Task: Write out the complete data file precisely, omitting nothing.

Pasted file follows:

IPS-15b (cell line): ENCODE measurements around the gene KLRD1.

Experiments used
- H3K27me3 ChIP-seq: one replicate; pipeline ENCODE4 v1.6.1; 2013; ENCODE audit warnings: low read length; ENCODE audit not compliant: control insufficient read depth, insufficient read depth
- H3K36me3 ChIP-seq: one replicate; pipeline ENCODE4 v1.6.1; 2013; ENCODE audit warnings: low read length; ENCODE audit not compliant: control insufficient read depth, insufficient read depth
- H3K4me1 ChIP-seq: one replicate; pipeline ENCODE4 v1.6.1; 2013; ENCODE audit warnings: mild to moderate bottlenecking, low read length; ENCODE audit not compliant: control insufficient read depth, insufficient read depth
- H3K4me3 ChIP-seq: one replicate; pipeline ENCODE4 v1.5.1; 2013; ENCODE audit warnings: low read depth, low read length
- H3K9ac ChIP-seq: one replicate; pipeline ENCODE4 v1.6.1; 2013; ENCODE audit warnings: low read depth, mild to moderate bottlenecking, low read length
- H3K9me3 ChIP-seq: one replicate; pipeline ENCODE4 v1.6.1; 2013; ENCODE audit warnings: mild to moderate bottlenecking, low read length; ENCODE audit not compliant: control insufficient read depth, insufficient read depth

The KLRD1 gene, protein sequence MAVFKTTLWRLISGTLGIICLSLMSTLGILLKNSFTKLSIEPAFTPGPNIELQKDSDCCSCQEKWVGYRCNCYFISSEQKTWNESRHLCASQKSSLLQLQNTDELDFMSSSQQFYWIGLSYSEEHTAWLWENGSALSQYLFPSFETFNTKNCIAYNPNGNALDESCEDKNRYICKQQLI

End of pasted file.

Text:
IPS-15b (cell line): ENCODE measurements around the gene KLRD1.

Experiments used
- H3K27me3 ChIP-seq: one replicate; pipeline ENCODE4 v1.6.1; 2013; ENCODE audit warnings: low read length; ENCODE audit not compliant: control insufficient read depth, insufficient read depth
- H3K36me3 ChIP-seq: one replicate; pipeline ENCODE4 v1.6.1; 2013; ENCODE audit warnings: low read length; ENCODE audit not compliant: control insufficient read depth, insufficient read depth
- H3K4me1 ChIP-seq: one replicate; pipeline ENCODE4 v1.6.1; 2013; ENCODE audit warnings: mild to moderate bottlenecking, low read length; ENCODE audit not compliant: control insufficient read depth, insufficient read depth
- H3K4me3 ChIP-seq: one replicate; pipeline ENCODE4 v1.5.1; 2013; ENCODE audit warnings: low read depth, low read length
- H3K9ac ChIP-seq: one replicate; pipeline ENCODE4 v1.6.1; 2013; ENCODE audit warnings: low read depth, mild to moderate bottlenecking, low read length
- H3K9me3 ChIP-seq: one replicate; pipeline ENCODE4 v1.6.1; 2013; ENCODE audit warnings: mild to moderate bottlenecking, low read length; ENCODE audit not compliant: control insufficient read depth, insufficient read depth

The KLRD1 gene, protein sequence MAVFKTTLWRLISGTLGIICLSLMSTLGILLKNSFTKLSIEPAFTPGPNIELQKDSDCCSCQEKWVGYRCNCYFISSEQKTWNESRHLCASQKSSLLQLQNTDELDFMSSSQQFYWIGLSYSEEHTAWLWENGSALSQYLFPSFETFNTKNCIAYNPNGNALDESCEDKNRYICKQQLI